Xi’an Jiaotong-Liverpool University and Guizhou Minzu University recently held a two-week joint workshop on rural revitalisation.
Dr Bing Chen, Senior Associate Professor in the Department of Urban Planning and Design at XJTLU Design School, explains: “In China, ‘rural revitalisation’ refers to the comprehensive revitalisation of a rural area’s social, economic, and ecological environments.”
The workshop aimed to take lessons from the revitalisation of southern Jiangsu, which includes cities like Suzhou, Wuxi and Changzhou, and apply them to less developed areas of southwest China. Teachers and students of the two universities hope to explore innovative models by using education and the arts to facilitate the overall revitalisation of ethnic minority villages.
Dr Chen was one of the instructors of the workshop, which included a total of 40 students, 14 of whom came from XJTLU’s Design School, International Business School Suzhou, and the School of Intelligent Finance and Business at XJTLU Entrepreneur College (Taicang). The remaining 26 students came from Guizhou Minzu University.
Group photo of teachers and students of the joint workshop with villagers in Xinguan Village, Guizhou
Laying the groundwork
During the first four days of the workshop, tutors and students conducted in-depth research on typical cases of Jiangnan water villages. They went deep into the country and communicated with villagers, tourists, and other stakeholders. They comprehensively analysed the challenges, opportunities, and solutions that different types of rural villages in southern Jiangsu have faced.
They also studied urban-rural development in Suzhou, discussed and learned about Suzhou’s urban renewal, and reflected on the current pastoral revitalisation work from the overall perspective of urban-rural integrated development.
After their in-depth research, participants presented their results at XJTLU. Professor Qiuling Chao, Secretary of the Party Committee and Vice President of XJTLU, and Dr Bo Xie, Deputy Secretary of the Party Committee and Director of the Chinese Culture Teaching Centre at XJTLU, attended the reporting event.
Professor Chao encouraged the participants to apply the experience they learned in Jiangsu to help the rural revitalisation in the southwest region of China. She also provided more ideas for comprehensively promoting rural revitalisation through the joint learning and teaching activities in eastern and western China.
Workshop participants at the renovated Jiangcun Library in Suzhou
Learning about Guizhou
On the fifth day of the workshop, the members visited Guiyang in Guizhou province. They paid a visit to Qingyan Ancient Town and Yelang Valley. Both areas represent Guiyang’s ethnic art, vernacular architecture, local industry, and cultural tourism.
According to XJTLU’s Dr Chen, immersive learning experiences like this workshop can help students get a feel for local culture while at the same time inspiring them to think about ways to integrate the unique characteristics of Guizhou into the province’s agricultural, cultural, and tourist industries.
The workshop selected Xinguan Village in Qingyan, Guiyang, as the target village for the workshop. To identify the development opportunities and challenges of Xinguan Village, the members visited and investigated two nearby areas that have been renewed recently to draw experiences from them.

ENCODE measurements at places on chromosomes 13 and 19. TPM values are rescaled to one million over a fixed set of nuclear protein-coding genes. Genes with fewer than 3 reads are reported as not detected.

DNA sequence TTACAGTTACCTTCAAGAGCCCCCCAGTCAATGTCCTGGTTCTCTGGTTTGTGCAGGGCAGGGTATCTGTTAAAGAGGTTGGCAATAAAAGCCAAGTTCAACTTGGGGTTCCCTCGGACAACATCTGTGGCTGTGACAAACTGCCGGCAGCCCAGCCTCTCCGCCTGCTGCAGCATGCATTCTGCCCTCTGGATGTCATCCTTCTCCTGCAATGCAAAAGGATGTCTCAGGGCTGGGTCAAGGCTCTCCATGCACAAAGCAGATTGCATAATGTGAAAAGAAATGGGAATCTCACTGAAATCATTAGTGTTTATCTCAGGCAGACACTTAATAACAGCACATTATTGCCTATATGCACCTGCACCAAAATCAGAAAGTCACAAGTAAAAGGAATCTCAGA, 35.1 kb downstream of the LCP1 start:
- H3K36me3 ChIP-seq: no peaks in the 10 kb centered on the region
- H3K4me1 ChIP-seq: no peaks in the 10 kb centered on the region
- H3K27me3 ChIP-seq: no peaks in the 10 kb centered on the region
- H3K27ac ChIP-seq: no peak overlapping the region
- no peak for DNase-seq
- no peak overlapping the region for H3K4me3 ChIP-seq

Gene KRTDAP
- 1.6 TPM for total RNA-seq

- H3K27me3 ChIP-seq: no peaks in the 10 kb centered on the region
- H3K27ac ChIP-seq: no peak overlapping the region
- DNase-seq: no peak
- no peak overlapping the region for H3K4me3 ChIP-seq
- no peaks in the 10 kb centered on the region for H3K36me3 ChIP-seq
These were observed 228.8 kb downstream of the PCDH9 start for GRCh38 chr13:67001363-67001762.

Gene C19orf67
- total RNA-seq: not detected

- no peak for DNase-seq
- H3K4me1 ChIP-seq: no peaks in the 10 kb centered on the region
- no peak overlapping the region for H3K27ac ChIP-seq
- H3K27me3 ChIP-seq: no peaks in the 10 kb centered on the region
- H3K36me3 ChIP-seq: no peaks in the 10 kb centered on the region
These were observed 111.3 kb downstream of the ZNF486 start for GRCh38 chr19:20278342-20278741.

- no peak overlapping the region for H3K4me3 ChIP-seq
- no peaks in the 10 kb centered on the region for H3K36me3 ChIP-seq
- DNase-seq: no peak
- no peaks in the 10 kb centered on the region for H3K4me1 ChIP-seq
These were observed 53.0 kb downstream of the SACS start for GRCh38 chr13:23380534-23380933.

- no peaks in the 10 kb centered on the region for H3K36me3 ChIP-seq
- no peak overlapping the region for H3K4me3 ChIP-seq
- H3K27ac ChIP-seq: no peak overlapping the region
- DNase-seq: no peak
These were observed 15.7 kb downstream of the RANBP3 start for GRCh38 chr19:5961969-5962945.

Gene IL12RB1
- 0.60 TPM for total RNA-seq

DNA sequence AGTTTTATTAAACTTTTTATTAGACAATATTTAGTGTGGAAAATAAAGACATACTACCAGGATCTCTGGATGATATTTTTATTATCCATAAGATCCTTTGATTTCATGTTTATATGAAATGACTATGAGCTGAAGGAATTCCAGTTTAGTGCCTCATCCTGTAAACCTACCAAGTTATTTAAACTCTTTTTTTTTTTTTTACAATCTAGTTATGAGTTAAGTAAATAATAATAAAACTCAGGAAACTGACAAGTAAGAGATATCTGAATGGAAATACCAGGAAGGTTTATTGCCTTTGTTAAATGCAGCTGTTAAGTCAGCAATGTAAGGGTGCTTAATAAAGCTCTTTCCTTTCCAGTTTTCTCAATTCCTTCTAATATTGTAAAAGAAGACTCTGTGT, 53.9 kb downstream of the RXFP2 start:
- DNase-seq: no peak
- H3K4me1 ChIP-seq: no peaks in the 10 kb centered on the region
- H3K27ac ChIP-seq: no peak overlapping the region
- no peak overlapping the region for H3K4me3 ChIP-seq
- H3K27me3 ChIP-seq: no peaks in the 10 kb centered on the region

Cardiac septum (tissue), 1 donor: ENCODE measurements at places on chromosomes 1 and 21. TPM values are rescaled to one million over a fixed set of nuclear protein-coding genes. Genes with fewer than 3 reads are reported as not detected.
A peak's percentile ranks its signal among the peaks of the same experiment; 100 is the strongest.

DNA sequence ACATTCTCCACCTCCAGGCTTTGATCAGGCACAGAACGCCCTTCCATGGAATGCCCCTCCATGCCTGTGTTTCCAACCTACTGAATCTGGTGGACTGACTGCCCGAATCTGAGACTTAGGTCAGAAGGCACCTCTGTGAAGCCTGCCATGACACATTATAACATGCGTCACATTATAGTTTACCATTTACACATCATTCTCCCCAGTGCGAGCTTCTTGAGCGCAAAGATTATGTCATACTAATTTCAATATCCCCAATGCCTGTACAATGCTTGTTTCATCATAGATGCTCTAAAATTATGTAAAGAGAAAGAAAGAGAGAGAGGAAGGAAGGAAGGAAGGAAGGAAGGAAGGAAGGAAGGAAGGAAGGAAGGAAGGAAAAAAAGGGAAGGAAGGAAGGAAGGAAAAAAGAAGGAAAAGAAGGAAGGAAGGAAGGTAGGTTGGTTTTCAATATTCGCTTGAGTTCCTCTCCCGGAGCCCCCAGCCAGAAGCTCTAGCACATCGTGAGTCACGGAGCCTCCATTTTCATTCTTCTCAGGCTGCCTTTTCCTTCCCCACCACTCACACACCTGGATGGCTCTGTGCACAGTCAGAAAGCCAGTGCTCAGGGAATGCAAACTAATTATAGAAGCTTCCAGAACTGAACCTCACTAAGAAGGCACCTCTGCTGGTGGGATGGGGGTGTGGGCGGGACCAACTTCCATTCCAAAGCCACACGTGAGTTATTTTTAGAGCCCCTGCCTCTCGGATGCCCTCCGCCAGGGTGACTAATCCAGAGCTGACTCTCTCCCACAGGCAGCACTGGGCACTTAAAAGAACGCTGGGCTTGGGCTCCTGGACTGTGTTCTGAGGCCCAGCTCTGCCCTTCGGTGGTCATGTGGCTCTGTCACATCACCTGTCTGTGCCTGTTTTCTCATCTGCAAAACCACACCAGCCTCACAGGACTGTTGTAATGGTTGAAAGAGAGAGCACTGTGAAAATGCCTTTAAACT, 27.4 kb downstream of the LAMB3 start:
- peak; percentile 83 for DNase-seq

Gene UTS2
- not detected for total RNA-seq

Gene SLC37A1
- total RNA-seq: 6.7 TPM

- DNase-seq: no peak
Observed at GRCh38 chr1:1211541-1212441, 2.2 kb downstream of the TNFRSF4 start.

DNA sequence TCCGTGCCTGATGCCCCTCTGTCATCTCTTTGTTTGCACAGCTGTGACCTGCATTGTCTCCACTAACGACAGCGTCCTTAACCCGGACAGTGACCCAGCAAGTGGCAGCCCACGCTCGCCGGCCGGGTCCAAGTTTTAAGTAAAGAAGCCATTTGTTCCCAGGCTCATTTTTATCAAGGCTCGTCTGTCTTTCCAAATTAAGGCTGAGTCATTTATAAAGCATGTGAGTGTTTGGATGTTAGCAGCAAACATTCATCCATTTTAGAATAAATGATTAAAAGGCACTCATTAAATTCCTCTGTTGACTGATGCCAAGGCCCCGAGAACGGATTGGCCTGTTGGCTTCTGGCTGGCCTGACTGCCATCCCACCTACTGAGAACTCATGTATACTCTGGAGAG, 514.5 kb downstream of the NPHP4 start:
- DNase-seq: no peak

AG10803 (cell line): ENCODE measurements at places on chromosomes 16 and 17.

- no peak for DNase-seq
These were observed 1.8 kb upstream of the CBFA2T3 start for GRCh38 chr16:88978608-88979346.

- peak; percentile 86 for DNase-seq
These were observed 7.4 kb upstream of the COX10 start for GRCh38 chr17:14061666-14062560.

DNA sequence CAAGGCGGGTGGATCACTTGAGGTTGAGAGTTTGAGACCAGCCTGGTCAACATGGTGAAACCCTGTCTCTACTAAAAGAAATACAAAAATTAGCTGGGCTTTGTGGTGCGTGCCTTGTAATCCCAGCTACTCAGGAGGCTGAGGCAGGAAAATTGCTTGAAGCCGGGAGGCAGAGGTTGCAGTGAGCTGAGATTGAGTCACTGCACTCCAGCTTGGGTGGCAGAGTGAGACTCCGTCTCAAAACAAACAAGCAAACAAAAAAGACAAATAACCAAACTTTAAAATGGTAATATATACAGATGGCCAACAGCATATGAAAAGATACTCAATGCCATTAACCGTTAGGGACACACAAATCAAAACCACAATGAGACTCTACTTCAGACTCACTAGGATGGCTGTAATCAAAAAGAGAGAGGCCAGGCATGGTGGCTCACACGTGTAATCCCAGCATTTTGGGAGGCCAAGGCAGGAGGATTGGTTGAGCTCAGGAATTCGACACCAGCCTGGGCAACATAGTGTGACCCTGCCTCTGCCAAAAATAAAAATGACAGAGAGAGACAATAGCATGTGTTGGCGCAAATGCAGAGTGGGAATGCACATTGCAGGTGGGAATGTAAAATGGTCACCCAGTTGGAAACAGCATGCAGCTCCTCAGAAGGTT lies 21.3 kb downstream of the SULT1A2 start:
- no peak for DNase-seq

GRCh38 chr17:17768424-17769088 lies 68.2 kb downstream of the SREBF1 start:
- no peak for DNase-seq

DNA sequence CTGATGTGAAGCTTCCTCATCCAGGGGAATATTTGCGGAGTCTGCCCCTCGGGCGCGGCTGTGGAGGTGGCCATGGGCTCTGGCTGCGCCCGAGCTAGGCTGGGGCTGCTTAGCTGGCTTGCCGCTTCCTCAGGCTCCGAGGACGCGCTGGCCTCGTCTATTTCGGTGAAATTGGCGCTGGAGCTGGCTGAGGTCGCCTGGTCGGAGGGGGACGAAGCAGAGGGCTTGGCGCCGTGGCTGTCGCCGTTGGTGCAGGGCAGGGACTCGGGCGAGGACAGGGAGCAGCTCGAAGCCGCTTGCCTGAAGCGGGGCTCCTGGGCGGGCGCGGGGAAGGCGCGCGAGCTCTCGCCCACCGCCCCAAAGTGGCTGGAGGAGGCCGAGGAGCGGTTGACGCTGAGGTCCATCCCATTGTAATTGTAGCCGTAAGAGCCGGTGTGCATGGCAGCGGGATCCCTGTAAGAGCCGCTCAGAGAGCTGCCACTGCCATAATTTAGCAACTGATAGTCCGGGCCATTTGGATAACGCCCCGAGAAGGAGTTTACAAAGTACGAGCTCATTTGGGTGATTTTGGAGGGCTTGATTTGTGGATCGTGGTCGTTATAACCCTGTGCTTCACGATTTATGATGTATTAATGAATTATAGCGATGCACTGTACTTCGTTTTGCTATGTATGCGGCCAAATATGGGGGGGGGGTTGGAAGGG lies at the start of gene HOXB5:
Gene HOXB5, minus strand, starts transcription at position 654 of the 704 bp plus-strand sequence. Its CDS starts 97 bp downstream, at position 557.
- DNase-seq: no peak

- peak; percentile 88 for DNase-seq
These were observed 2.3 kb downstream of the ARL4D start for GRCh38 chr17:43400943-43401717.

Yelang Valley in Guizhou, which the workshop members visited
Xiao Jingwen, an architecture student at XJTLU, says she participated in this workshop out of interest in ethnic minority settlements in Guizhou. She hoped to use her architectural knowledge to provide advice and help for local development.
“While participating in the workshop, I found that my previous understanding of minority culture and architecture was limited to knowledge in books and lectures only. Although we could not go deep into each household for detailed research due to time constraints, through field visits and communications with local villagers, I gained a deeper understanding of ethnic minority settlements in Guizhou.
“I have not only increased my understanding of how architecture integrates with culture but also gained experience in interdisciplinary cooperation. It also sparked a strong interest in rural construction and conservation,” she says.
Planning for the future
Armed with site analysis results and revitalisation ideas, the workshop participants went to Xinguan Village for a public consultation. They visited the site of the village’s ancient wells and the Ancient Tea Horse Road, and looked for folk customs and unique culture that had not yet been explored.
The students worked in groups, talked to the villagers and village committee, and proposed a revitalisation plan for the renovation of the village.
Members of the workshop communicate with villagers in Xinguan Village
As an essential part of the revitalisation plan, the members planned a performance show on the last day of the workshop, inviting villagers to experience the changes that education and artistic empowerment can bring to the village.
Performance show in Xinguan Village
Kaibo Zhang, an urban planning student from XJTLU, said that this experience made him realise there is still a long way to go regarding rural revitalisation.
He says: “I learned that revitalisation is not just about theories of planning and drawings on the paper, but very comprehensive and complex work. This workshop gave me a taste of what the real job of an urban planner is, and I am excited to continue exploring this field.”
Content and images courtesy of Rural Revitalisation Joint Workshop
Edited by Yi Qian, Qiuchen Hu and Patricia Pieterse
Translated by Tianxiao Zhou